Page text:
Knowing how business and personal credit cards differ can save you effort, time, and possibly a few pounds in fees if you play your, ahem, cards right.
While they’re inherently the same, business and personal credit cards have unique characteristics that make it worth your while to know the difference. Believe us, your accountant will thank you for it!
6 differences between business and personal credit cards
No, it’s not just the embossed name on the front of the card that’s different. From the legal mumbo jumbo right through to those travel miles, there are nuanced differences that make it important to know what you’re getting yourself, or your business, into.
1. Credit limit
Two income streams determine your business credit limit: personal income and business revenue. This allows you to up the limit as business cards need to have that extra little bit of buying power.
For your business, a decent credit card limit could result in supplier discounts, good stock levels, and a faster turnaround time in terms of maintenance or repairs when parts are needed for existing equipment.
Although it’s possible that a business credit card might be personally guaranteed, meaning the card’s balance has to be repaid, even if the business faces bankruptcy. Be sure to read the fine print so you understand which you’re signing up for.
It’s relatively simple to obtain a personal credit card. You just need to be over the age of 18 and provide proof of income. A good credit history helps but isn’t necessary, as there are also credit cards for bad credit.
To get a business credit card, there are a few more hoops to jump through. You need to provide figures in terms of revenue and business standing, usually in the form of an income statement and balance sheet.
Many lenders also expect your business to be in operation for a minimum amount of time – for instance, 12 months – before you apply for a business credit card. Your business may also need to be registered and have a Unique Tax Reference number.
3. Reporting policies and consumer rights
With a personal credit card, your conduct is reported to the major credit bureaus which include TransUnion, Experian, Equifax, and Crediva.
When you have a business credit card, however, your conduct is not always reported to the major credit bureaus. However, your activity will be reported to commercial credit bureaus. Sometimes, a card issuer will also report you in your personal capacity on a business credit card default.
It’s also important to know that not all consumer rights are available to businesses, especially the Consumer Protection Act. Sole traders and partnerships might have some protection under this act.
4. Special Perks
While there may be a wider variety of rewards available with personal credit cards, it’s easier to stack up rewards on a business credit card purely because of the increased spending. When choosing a business credit card, however, check to see that the rewards aren’t capped.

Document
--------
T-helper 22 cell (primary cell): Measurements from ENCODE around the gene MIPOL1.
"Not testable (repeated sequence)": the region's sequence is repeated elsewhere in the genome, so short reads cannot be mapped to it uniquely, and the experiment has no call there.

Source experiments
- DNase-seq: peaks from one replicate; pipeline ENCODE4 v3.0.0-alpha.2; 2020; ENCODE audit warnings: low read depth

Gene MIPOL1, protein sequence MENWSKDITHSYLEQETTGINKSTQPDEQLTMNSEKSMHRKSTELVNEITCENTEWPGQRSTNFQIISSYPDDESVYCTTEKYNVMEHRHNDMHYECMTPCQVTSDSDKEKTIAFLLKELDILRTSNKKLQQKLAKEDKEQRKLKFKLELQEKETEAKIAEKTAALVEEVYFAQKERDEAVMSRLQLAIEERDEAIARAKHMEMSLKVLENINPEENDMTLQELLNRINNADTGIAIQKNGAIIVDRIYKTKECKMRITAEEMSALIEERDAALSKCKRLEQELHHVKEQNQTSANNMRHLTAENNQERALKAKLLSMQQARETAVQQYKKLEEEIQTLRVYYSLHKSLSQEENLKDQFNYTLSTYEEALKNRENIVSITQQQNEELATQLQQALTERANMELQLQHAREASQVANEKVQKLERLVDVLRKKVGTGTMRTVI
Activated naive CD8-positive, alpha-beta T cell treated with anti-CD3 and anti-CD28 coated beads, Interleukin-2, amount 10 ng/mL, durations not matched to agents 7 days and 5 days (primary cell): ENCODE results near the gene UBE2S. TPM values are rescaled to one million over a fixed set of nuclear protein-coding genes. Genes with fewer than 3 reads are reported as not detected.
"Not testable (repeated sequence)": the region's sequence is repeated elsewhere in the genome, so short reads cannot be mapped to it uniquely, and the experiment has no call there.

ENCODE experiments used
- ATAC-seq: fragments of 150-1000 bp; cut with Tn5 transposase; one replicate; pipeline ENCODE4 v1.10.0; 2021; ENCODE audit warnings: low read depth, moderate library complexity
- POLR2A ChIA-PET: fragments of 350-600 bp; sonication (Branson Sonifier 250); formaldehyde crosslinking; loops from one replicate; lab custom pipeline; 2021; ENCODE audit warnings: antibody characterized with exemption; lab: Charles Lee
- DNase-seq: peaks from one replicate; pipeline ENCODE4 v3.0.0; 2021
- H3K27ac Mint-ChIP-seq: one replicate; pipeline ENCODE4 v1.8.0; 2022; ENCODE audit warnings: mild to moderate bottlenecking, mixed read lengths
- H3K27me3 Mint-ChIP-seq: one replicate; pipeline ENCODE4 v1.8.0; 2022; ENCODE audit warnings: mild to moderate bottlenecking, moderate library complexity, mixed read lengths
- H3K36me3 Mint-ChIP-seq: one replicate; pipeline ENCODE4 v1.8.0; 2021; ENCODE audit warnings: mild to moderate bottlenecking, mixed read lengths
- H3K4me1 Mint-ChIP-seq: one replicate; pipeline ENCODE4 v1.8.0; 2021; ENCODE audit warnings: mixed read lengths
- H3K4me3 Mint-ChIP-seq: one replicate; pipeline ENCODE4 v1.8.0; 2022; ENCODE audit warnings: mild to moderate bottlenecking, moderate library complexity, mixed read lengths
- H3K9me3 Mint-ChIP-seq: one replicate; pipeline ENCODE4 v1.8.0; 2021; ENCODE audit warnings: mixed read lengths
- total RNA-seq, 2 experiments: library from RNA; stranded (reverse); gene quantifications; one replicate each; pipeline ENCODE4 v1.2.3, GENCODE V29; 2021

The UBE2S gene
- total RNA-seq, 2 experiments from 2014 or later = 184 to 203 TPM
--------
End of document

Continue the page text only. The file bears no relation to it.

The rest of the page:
If you own a business and you need your workers to have credit cards for petty cash, stock purchases, fuel or whatever other needs arise, proper accounting is important. With business credit cards, each staff member has their own sub-account, which allows you to track the usage on each card.
Furthermore, you can set individual limits on each credit card to manage workers’ spending. At the end of the statement cycle, all the individual statements are available, plus the master statement, which makes accounting that much easier.
6. A difference in fees
Many personal credit cards are doing away with annual fees in order to remain competitive.
The same is not always true for business credit cards. No annual fees on a business card are the exception, not the norm. There are also very few business cards that offer deals such as a 0% period on balance transfers and purchases. If they do, then it’s likely to be one and not the other.
Can you use a personal credit card for business expenses?
You can use a personal credit card for business purposes if you want to create animosity between you and your accountant!
In all seriousness, using a personal credit card for business expenses can be a confusing accounting exercise, especially if your personal expenses are interspersed between your stock purchases and business odds and ends.
Should you get a business credit card or a personal credit card?
In simple terms, personal credit cards work well for personal expenses and business credit cards are best for business expenses.
Get a personal credit card if:
- You’re a sole trader and plan to keep your business and personal expenses separate
- Your business doesn’t qualify yet for a business credit card
- The rewards and perks offered trump the benefits of a business credit card
- You don’t want to pay the fees that are standard with most business credit cards
Get a business credit card if:
- Your business expenses are becoming muddied with your personal expenses, making accounting difficult
- You need a fairly high credit limit to accommodate your transactions
- You require additional cards for staff at no added cost
- The benefits of a business credit card outweigh the cost-savings of a personal credit card
If you’re in the market for a credit card, have a look at our list of the top-rated business credit cards in the UK to find the right one for you.